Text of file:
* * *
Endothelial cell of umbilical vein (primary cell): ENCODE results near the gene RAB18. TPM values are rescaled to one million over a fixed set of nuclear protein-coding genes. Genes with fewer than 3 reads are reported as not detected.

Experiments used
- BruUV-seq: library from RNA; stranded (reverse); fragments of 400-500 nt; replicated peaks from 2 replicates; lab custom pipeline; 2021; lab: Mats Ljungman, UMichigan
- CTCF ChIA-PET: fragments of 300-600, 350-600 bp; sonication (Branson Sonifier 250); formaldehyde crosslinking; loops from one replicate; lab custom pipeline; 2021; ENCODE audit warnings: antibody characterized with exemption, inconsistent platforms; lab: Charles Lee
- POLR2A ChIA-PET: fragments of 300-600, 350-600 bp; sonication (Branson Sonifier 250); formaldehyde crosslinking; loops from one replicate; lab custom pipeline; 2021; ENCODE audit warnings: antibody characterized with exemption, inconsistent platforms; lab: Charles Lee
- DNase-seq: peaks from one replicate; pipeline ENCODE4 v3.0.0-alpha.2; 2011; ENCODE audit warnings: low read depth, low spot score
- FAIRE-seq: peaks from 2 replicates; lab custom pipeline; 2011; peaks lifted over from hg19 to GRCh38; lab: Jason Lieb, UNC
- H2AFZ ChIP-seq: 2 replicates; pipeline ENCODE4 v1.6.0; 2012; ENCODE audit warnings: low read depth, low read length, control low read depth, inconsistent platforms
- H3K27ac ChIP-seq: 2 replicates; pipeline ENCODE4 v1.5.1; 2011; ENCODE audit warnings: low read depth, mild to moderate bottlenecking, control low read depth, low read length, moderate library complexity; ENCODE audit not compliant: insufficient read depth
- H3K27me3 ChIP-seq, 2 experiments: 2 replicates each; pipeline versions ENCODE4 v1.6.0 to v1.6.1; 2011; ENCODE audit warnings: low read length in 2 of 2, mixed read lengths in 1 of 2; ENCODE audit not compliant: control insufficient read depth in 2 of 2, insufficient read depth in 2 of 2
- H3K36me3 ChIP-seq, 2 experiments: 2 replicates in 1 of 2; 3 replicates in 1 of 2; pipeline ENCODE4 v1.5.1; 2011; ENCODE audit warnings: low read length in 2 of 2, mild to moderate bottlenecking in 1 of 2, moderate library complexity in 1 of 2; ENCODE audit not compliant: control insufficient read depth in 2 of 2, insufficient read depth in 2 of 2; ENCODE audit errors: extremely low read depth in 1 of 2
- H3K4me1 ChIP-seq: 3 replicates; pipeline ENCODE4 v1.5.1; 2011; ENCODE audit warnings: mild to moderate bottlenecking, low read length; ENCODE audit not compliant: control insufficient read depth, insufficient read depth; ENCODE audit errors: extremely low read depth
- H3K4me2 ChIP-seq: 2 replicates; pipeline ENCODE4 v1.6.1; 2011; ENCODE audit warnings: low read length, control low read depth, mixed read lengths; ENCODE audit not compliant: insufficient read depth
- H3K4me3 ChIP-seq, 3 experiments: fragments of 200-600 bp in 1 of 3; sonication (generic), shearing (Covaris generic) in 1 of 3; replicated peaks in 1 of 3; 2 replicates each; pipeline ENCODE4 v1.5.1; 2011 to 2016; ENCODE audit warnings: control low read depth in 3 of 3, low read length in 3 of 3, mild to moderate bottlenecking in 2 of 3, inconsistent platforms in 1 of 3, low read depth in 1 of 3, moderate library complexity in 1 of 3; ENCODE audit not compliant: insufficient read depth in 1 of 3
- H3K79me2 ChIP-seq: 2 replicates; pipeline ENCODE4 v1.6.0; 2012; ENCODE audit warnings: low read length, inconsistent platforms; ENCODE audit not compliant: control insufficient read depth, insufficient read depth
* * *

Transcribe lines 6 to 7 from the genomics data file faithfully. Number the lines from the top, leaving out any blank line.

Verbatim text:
- DNase-seq: peaks from one replicate; pipeline ENCODE4 v3.0.0-alpha.2; 2011; ENCODE audit warnings: low read depth, low spot score
- FAIRE-seq: peaks from 2 replicates; lab custom pipeline; 2011; peaks lifted over from hg19 to GRCh38; lab: Jason Lieb, UNC